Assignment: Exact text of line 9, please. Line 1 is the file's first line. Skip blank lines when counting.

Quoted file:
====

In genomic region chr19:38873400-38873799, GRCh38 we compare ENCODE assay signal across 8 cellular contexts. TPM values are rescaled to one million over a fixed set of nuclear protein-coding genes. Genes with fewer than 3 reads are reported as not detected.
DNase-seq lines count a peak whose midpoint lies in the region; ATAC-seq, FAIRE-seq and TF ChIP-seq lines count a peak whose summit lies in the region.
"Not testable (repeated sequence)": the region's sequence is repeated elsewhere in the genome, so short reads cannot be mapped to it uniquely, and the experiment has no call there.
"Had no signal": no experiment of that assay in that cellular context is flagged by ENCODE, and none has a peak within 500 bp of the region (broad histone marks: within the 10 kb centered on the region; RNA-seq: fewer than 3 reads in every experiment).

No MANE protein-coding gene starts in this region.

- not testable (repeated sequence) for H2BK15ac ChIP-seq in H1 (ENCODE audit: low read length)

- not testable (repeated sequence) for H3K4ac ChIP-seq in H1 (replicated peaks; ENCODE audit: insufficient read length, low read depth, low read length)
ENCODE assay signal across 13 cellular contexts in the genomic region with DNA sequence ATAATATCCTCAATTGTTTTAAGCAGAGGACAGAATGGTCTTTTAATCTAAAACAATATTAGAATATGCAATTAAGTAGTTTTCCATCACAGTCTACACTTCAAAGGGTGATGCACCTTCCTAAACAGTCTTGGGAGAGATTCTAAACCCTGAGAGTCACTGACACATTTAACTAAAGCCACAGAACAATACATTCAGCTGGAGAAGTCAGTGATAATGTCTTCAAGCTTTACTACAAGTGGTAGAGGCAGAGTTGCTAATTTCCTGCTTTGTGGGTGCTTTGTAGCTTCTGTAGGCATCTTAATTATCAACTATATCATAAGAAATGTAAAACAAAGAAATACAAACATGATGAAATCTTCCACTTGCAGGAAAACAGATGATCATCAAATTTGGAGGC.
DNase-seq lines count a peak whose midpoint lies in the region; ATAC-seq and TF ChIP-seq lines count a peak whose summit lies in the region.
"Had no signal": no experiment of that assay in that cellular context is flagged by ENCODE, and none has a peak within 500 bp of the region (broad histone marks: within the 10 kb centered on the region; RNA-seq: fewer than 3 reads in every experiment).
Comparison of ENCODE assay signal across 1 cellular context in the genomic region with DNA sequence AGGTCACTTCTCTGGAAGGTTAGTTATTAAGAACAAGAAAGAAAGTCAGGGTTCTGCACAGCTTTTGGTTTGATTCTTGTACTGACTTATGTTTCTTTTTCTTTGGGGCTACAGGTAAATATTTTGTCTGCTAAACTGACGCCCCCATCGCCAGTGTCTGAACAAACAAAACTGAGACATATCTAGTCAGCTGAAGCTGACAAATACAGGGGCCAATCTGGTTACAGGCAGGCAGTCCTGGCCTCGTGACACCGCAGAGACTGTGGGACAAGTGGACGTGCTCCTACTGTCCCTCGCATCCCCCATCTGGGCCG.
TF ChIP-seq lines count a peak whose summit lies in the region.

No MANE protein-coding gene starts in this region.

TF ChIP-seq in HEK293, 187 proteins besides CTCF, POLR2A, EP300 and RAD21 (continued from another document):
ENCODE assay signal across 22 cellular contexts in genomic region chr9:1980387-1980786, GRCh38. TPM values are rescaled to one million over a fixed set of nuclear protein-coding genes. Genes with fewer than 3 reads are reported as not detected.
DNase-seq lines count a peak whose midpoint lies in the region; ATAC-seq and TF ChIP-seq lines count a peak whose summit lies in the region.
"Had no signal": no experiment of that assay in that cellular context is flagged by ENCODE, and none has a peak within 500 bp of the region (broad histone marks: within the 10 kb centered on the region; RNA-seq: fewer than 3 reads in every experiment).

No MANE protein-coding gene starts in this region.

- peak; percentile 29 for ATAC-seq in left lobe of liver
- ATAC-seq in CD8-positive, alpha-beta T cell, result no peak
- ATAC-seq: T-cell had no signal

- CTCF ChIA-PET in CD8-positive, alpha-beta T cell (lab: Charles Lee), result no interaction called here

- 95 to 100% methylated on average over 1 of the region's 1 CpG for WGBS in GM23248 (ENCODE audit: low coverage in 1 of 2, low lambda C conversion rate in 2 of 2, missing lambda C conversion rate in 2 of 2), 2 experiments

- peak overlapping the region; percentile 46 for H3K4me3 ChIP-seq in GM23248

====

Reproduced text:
DNase-seq lines count a peak whose midpoint lies in the region; ATAC-seq and TF ChIP-seq lines count a peak whose summit lies in the region.